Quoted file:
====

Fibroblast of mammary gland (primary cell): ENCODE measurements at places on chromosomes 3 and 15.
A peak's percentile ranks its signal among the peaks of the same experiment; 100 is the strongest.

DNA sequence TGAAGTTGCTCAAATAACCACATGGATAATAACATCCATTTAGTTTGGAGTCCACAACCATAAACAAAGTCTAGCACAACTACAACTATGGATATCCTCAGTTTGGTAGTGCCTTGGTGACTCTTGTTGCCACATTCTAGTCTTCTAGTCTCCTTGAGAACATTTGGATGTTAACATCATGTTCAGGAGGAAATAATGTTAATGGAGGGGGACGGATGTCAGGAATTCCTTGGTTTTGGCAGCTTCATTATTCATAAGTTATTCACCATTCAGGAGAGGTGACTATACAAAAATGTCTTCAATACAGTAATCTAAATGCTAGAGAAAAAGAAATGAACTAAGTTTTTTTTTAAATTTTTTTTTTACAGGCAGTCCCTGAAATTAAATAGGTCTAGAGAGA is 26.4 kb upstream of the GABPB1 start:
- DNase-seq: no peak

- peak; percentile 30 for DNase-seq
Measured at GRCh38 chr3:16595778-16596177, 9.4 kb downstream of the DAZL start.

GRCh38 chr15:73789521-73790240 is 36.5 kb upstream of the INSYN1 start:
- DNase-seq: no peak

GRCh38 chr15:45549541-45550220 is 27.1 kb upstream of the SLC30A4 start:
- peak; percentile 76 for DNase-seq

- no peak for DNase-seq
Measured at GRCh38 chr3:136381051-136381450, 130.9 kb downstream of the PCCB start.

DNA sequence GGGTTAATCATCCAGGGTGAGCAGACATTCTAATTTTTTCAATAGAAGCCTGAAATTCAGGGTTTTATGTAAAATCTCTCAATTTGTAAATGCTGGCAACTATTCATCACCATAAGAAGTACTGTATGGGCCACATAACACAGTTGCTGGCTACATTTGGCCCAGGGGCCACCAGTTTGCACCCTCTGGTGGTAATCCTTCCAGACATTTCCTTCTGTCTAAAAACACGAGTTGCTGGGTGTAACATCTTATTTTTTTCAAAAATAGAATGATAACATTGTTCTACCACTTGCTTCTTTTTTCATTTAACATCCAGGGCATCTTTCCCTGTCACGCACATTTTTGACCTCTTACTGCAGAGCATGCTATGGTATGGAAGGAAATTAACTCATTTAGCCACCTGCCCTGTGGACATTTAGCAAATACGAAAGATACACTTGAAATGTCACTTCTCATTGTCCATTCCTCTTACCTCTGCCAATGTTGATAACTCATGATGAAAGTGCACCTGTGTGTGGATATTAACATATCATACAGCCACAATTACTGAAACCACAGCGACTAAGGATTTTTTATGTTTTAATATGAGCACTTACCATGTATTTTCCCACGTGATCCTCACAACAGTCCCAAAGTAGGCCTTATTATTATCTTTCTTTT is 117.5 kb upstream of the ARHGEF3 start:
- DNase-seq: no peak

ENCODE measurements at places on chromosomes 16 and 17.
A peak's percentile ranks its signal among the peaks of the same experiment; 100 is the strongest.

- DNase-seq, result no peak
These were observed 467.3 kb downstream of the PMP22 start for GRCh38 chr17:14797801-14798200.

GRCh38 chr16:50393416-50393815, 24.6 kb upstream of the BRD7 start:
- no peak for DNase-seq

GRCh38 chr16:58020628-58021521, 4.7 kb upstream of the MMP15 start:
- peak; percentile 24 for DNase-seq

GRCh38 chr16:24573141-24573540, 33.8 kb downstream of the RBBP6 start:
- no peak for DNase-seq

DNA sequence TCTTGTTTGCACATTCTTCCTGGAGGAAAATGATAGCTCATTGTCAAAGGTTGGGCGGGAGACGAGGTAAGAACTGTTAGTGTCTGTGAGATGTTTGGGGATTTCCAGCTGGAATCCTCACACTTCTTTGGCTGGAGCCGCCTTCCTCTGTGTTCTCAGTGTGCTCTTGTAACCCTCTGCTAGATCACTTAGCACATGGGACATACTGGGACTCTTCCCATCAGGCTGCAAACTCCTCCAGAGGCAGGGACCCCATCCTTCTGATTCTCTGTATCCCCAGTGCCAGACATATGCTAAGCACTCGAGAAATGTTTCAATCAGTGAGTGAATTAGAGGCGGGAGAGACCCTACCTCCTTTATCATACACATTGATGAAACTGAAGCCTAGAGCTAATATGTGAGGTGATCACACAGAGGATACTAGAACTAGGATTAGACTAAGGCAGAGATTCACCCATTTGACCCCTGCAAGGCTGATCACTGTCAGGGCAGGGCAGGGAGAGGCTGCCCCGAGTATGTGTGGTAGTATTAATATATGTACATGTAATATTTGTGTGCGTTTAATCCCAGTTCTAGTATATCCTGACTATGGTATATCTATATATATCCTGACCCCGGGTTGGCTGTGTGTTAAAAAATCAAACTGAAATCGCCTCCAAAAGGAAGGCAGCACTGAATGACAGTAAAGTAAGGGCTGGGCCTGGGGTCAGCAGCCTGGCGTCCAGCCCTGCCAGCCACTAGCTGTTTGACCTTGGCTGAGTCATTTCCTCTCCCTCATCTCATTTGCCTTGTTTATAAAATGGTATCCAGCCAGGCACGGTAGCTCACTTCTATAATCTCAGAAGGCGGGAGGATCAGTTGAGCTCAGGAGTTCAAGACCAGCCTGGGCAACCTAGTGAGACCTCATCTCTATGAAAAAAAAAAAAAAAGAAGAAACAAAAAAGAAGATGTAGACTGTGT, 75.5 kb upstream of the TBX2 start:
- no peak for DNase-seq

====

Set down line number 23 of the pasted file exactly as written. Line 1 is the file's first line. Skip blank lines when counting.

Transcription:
GRCh38 chr16:24573141-24573540, 33.8 kb downstream of the RBBP6 start: